Seal of Dane County County of Dane
Dane County Office of Energy & Climate Change

Mapping Tree Canopy

Tree Canopy ArcMap

Tree Canopy Changes Over Time

Our goal is to ensure equitable access to trees and their associated benefits. To do this, we need a location-specific tool to evaluate where trees are most needed. Therefore, we are building a weighted prioritization index for Dane County, which will:

-Identify the communities, neighborhoods or census blocks in the county that could most benefit from increased or better managed tree canopy, based on community characteristics. Community characteristics could include factors such as public health conditions, socioeconomic status, historic or current tree cover, impervious area, conservation opportunities, flood risk, population vulnerability, recent loss of tree cover, or projected heat impacts. This prioritization will include a public opinion survey component to understand how communities value these different factors so we hear directly from residents about what is most important to them.

-Quantify the expected benefits of tree planting and maintenance to those communities related to factors such as flood risk reduction, degrees of cooling during extreme heat events, impacts on air and particulate pollution, impacts on chronic health conditions (such as asthma), wildlife/songbird habitat, expanded recreational opportunities, or cost savings that could result from tree planting or maintenance.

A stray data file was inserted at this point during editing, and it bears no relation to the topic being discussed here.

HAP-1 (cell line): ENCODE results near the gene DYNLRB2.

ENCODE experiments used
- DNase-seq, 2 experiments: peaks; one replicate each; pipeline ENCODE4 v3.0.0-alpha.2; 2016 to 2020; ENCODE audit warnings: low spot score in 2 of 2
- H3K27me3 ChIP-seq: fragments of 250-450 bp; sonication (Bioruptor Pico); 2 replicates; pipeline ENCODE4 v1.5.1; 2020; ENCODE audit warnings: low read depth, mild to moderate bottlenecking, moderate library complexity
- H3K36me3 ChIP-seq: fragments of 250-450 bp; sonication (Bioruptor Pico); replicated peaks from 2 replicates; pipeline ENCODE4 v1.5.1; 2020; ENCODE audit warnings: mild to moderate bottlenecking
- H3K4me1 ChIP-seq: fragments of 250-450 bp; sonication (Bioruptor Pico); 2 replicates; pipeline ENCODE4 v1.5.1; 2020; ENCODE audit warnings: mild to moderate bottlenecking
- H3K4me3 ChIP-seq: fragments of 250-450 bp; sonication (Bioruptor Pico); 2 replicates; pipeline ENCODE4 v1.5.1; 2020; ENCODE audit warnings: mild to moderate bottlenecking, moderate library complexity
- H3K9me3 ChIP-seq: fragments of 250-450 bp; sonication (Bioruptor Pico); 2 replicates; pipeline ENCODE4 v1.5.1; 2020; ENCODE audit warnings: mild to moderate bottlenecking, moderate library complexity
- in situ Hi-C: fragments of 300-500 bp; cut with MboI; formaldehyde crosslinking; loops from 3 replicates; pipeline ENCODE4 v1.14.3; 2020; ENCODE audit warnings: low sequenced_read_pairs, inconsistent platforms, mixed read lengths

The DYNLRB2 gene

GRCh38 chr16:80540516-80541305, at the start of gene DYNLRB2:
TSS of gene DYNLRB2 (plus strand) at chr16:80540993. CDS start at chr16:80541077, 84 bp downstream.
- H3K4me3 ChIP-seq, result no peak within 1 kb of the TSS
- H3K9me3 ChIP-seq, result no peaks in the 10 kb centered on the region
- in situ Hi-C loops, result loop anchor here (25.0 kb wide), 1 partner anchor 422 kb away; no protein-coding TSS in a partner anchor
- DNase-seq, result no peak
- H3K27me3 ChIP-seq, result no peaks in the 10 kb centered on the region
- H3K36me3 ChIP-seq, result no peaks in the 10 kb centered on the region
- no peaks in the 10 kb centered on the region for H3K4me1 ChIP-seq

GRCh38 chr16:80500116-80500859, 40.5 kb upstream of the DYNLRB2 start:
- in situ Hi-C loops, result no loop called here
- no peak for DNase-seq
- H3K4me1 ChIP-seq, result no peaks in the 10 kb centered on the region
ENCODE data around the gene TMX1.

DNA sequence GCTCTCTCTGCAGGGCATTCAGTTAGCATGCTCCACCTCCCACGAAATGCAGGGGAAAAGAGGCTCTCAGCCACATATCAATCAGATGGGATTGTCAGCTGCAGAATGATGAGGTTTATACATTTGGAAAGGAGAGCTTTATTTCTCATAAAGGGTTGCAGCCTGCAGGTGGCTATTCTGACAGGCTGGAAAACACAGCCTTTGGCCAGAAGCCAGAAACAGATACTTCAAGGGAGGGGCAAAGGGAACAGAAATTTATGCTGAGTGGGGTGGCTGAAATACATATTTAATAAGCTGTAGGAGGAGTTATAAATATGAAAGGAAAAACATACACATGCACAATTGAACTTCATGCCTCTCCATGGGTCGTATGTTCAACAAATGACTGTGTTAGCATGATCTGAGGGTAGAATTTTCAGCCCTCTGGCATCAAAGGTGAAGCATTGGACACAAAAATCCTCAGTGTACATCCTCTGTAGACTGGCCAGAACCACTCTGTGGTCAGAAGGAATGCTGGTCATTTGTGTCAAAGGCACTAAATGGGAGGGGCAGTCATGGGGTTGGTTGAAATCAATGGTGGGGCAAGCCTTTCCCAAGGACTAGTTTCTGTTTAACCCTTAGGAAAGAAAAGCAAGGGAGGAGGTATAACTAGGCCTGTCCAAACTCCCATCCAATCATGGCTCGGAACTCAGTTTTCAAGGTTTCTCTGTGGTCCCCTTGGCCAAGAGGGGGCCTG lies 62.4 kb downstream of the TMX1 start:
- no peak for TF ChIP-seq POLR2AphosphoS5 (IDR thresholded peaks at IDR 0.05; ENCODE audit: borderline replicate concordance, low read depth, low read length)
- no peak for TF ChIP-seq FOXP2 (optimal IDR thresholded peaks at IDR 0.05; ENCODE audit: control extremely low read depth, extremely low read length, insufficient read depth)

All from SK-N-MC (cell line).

Heritage Oak Project

Trees on map background

The Dane County Tree Board in collaboration with the State Cartography Office and the Capital Area Regional Planning Commission have begun the process of updating the Heritage Oak Trees to create a 2022 inventory.

Heritage trees were originally inventories in 1976, in 2001 the Dane County Tree Board revisited the trees and added coordinates to the locations. All Heritage Oak's are estimated to be 200 years old or older. White or bur oaks needed a trunk circumference measured at 4.5 feet above ground level of at least 10 feet, and pin, black, and red oaks needed a trunk circumference of 11 feet.